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LAPD to keep quiet about celebrity 'swatting' cases

The Police Department says it will stop telling the media about the prank, in which someone makes a false report that causes an emergency response to a celebrity's home.

April 11, 2013|By Andrew Blankstein, Los Angeles Times

The Los Angeles Police Department announced Thursday that it would take the unusual step of no longer issuing press releases or immediately confirming instances of celebrity "swatting," saying intense media coverage seems to be fueling more incidents.

Cmdr. Andrew Smith, who oversees the LAPD Media Relations Section, said the procedural change was necessary because of concerns about the privacy of the victims as well as the belief that publicizing such incidents was emboldening copycats.

For now on, news outlets must make a formal public records act request for information about such incidents.

Under state law, government agencies must respond to such requests "promptly" but have up to 10 business days to determine whether the request is for records that legally must be disclosed. Smith said the department could reject the requests if disclosing that information could be seen as compromising an investigation.

"It's our belief that the perpetrators of these false police reports are motivated entirely by the publicity these calls receive," Smith said. "We intend to reduce or eliminate that motivation."

Smith added that the false 911 calls were tying up crucial police resources.

The term "swatting" comes from the tactical response typically generated by such calls, which usually include claims that an armed intruder is inside the celebrity's home and that someone has been shot and wounded. Contacts are made via text message, phone or a computer-generated report and are difficult to investigate because perpetrators can disguise the origins of their messages by using multiple computer servers and other technological means.

Celebrity targets usually are not home during such incidents, but confusion can result in injury to responding officers or to innocent people who are working or staying at the celebrity's home, authorities said.

In the last several months, there have been more than a dozen prank swatting calls involving celebrities. Most of the targeted homes were in areas patrolled by the LAPD; others were in Beverly Hills and areas patrolled by the Los Angeles County Sheriff's Department.

Steve Whitmore, spokesman for Los Angeles County Sheriff Lee Baca, said that although sheriff's officials "understand and share the LAPD's concerns," the public has "a right to know about law enforcement's activities." Nonetheless, he said the Sheriff's Department would "seriously consider whatever policies the LAPD comes up with."

"The sheriff is pushing for enhanced punishments regarding false reports of emergencies whereby perpetrators will have to reimburse the municipality for the entire cost of the response," Whitmore said. "The sheriff believes this legislation is important."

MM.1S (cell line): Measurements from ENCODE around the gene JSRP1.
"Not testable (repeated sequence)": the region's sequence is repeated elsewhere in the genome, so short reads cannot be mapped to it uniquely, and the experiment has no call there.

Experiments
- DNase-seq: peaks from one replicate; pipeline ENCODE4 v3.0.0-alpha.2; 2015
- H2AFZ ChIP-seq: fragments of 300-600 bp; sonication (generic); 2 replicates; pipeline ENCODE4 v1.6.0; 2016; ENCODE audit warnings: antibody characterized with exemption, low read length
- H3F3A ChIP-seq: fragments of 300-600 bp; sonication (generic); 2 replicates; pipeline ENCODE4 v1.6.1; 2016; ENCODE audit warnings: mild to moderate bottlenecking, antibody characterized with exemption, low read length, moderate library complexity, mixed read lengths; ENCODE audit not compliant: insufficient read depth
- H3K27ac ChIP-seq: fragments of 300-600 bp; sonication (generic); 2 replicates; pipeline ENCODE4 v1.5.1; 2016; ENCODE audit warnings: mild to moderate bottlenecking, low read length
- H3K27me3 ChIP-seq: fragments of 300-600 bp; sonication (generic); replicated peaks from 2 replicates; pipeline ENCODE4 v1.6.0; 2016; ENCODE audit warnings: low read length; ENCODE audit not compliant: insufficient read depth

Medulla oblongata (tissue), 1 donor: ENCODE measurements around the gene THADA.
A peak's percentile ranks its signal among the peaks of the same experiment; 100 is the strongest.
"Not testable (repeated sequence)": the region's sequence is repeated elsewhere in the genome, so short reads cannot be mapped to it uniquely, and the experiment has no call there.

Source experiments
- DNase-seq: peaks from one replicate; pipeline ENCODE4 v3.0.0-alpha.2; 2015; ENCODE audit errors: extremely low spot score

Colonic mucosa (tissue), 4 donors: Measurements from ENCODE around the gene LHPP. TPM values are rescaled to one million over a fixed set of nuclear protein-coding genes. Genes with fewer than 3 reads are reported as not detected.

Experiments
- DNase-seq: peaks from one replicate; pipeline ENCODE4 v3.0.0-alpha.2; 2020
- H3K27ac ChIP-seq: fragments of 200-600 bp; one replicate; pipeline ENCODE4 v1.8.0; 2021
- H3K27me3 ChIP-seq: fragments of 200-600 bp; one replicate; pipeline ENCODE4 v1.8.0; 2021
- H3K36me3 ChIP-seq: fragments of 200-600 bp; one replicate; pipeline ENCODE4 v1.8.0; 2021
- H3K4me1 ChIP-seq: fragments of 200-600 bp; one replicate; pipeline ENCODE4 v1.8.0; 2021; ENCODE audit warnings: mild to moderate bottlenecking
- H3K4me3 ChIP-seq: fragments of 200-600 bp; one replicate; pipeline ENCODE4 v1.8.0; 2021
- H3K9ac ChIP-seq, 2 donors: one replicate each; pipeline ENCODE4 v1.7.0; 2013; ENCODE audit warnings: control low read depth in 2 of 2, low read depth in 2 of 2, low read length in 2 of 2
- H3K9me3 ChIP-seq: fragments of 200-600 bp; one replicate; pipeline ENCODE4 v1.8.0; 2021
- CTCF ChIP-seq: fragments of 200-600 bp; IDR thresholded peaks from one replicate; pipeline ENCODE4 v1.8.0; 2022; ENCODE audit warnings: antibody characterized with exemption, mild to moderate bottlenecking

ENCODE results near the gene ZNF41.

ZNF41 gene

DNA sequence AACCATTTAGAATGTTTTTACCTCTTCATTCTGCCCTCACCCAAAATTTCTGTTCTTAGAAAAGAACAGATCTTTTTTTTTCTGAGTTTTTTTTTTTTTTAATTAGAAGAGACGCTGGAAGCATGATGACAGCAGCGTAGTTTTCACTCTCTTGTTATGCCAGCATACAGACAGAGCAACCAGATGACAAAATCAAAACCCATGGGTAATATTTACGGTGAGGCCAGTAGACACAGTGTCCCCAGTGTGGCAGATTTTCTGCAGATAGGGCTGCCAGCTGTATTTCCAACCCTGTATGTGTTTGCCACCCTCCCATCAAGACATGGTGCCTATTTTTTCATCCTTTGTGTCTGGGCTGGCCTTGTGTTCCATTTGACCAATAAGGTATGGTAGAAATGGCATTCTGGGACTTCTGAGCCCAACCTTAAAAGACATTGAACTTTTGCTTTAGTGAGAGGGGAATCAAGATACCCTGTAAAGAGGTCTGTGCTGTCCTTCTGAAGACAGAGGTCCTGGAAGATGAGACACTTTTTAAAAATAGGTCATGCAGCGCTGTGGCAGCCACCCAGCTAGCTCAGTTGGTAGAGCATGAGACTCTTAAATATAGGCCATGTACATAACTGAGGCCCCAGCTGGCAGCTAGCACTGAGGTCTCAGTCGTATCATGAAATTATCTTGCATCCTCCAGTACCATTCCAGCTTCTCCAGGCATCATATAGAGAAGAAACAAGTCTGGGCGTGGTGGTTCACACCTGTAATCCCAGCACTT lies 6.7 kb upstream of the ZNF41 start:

Beverly Hills Police Sgt. Renato Moreno said police officials have discussed taking steps similar to the LAPD's, but as of yet, "no decision has been made."

"The goal is to get these incidents to stop," Moreno said.

Loyola Law School professor Laurie Levenson said she did not believe the LAPD was hostile to the media, although its announcement represents "a strong reaction" to the wave of swatting incidents.

"They are in a bit of a bind because people doing this crime are doing it because they want to get attention, and the LAPD doesn't want to feed into that by notifying the media," Levenson said.

But she also noted that the media plays the key role of keeping the public informed, which includes reporting on the slew of swatting calls. She said the LAPD's approach may need refinement.

"It's nearly impossible for the media to do its job if they don't get timely information, so one would hope there could be a compromise," Levenson said. "That's going to take media representatives sitting down with the LAPD and finding some sort of solution that does not involve turning off the spigot of information."

Most of the celebrity swatting calls have occurred this year, and authorities say that since last year there has been a huge upswing.

Miley Cyrus, targeted last July, was the first major publicized case. That was followed by a wave of calls targeting Ashton Kutcher, Justin Bieber, Tom Cruise, Simon Cowell and the Kardashian family.

The LAPD arrested a 12-year-old boy in connection with the Bieber and Kutcher incidents. He eventually received a two-year sentence, but the publicity surrounding his arrest and prosecution appeared to do little to stop the celebrity swatters.

Police were called to the Playboy Mansion and the home of actor-director Clint Eastwood. Then, last week, there was a flurry of swatting pranks targeting music stars P. Diddy and Rihanna, singer-actors Justin Timberlake and Selena Gomez, comedian Russell Brand and entertainment personality Ryan Seacrest.

The prank targeting Seacrest came hours after the radio host spoke to Brand, whose Hollywood Hills home was hit Monday.

"'Swatting' — I don't like the word very much. Swatting, obviously what you do to insects or a passing bottom," Brand joked to Seacrest on his morning radio show on KIIS-FM (102.7). "If all swatting attacks are this unnoticeable, I'm ready for war, because I didn't even know it had happened. I still don't know what a swatting attack is."

andrew.blankstein@latimes.com

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